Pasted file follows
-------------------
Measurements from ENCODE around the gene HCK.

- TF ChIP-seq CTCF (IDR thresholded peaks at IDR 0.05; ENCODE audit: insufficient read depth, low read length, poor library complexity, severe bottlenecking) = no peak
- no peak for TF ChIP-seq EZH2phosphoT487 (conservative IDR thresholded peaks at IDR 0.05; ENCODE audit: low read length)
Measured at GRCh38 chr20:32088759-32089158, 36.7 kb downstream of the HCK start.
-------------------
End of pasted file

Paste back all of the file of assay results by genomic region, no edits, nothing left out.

Measurements from ENCODE around the gene HCK.

- TF ChIP-seq CTCF (IDR thresholded peaks at IDR 0.05; ENCODE audit: insufficient read depth, low read length, poor library complexity, severe bottlenecking) = no peak
- no peak for TF ChIP-seq EZH2phosphoT487 (conservative IDR thresholded peaks at IDR 0.05; ENCODE audit: low read length)
Measured at GRCh38 chr20:32088759-32089158, 36.7 kb downstream of the HCK start.